Once close-to-speed-of-light interstellar space travel becomes common and the mind warping effects of Time dilation come into play I’ll REALLY be lost!

Posted by: Arthur Blake | 2007-10-18

How do fixups work?

How do fixups work?

Straight JSON-RPC and even JSON don’t support or allow circular references.

Typical JSON parsers will cause a stack overflow as they recursively try to process the circular reference over and over again.

We have come up with a simple scheme that we use in jabsorb 1.2:

All circular references are detected and removed from the JSON before being transmitted over JSON-RPC.

An extra parameter is added to the JSON-RPC payload called “fixups”.
These “fixups” are simply a collection of assignment statements that “fix up” the circular references after the main JSON payload is assembled.

An example is perhaps worth 1000 words.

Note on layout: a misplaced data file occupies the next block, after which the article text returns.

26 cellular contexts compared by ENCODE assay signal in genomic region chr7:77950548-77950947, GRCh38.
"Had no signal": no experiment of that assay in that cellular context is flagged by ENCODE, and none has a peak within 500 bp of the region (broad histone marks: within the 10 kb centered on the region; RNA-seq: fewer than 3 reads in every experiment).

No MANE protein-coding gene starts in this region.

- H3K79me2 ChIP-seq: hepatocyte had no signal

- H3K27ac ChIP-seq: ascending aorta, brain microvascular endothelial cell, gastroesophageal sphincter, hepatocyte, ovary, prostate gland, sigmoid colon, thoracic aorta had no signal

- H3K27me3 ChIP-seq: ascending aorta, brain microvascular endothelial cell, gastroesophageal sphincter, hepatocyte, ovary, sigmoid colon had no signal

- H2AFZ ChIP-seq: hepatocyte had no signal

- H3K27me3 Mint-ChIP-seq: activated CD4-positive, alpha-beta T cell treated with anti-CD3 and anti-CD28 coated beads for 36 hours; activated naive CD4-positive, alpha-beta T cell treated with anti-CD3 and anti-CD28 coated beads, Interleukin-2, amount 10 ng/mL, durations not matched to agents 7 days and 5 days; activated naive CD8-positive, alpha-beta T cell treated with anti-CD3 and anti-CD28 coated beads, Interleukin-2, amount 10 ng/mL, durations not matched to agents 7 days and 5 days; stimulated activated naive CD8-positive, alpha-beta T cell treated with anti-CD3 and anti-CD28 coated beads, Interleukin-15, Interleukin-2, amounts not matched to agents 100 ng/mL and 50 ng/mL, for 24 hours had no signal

var simpleJson =
  project: "JSON-RPC-Java",
  year: 2005,
  site: ""

The above object does not contain any circular references and would be serialized by a typical JSON-RPC library like this:

  "id": 1,
  "method": "test.myTest",
      "project": "JSON-RPC-Java",
      "site": "",
      "year": 2005

Notice above that the outer, enclosing object is a JSON object itself, and contains several “meta” keys with information about the RPC being made. This is standard JSON-RPC stuff.

In this case, a procedure named “test.myTest” on the server is being called, and one parameter (our simpleJson object) is being passed as the payload.

Now suppose we construct another simple json object that has a reference to the first object.

var circJson =
  project: "jabsorb",
  year: 2007,
  site: "",
  parent: simpleJson

and then we create a circular reference like so:

simpleJson.myCircRef = circJson;

Now our simpleJson object would be serialized like this:

  "id": 1,
  "method": "test.myTest",
      "project": "JSON-RPC-Java",
      "year": 2005,
      "site": "",
        project: "jabsorb",
        year: 2007,
        site: ""

Notice that the circular reference was removed and replaced with a “fixup”. A fixup can be thought of as an assignment statement.